The only difference between a prenuptial and a postnuptial agreement (postnup) is that a prenup occurs before the marriage and a postnup afterwards.
Otherwise, they are similar, offering a certain level of protection by setting out the ownership of belongings (money, assets and property) and what will happen to them in the event of a breakdown of the marriage.
However, it is important to note that in England and Wales, they are not legally binding and will be considered by a court as one factor to consider along with others including, the length of the marriage, the financial assets and then contribution made by each person.
A postnup can be made at any point in a marriage and can be used to address the situation at that time and make provision for the future – for example, if you have children.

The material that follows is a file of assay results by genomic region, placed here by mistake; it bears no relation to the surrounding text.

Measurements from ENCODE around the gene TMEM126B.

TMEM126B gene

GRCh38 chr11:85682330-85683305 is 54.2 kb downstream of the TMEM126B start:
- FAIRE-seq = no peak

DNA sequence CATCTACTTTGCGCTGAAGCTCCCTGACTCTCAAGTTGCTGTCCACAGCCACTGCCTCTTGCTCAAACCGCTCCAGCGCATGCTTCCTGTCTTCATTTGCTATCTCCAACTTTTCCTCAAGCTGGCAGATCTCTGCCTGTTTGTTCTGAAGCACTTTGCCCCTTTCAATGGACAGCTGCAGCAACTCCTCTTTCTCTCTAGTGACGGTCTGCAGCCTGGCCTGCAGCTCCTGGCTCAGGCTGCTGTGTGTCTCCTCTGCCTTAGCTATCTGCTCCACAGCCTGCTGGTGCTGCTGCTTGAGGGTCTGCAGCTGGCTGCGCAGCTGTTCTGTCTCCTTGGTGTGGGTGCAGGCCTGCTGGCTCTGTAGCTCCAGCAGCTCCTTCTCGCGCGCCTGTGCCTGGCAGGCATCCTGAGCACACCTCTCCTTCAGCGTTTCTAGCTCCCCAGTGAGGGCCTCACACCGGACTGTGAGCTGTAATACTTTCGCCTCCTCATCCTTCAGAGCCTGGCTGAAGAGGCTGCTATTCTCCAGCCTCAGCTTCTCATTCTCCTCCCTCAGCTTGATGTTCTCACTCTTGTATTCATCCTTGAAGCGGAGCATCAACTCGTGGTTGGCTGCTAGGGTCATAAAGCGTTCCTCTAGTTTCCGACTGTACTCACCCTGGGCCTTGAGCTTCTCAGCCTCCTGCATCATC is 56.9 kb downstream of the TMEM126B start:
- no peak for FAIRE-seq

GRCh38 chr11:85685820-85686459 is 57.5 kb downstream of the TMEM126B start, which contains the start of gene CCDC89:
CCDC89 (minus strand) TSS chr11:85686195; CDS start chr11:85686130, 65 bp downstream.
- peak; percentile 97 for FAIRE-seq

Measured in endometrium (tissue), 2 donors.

As with a prenup, it is important to get an expert family lawyer to draft the agreement and ensure that you both have legal advice and full financial disclosure when deciding the terms.
Our team will advise you on this and are experienced in drafting a wide range of postnups, from multi-million agreements with complicated assets to smaller agreements covering property and inheritance for children.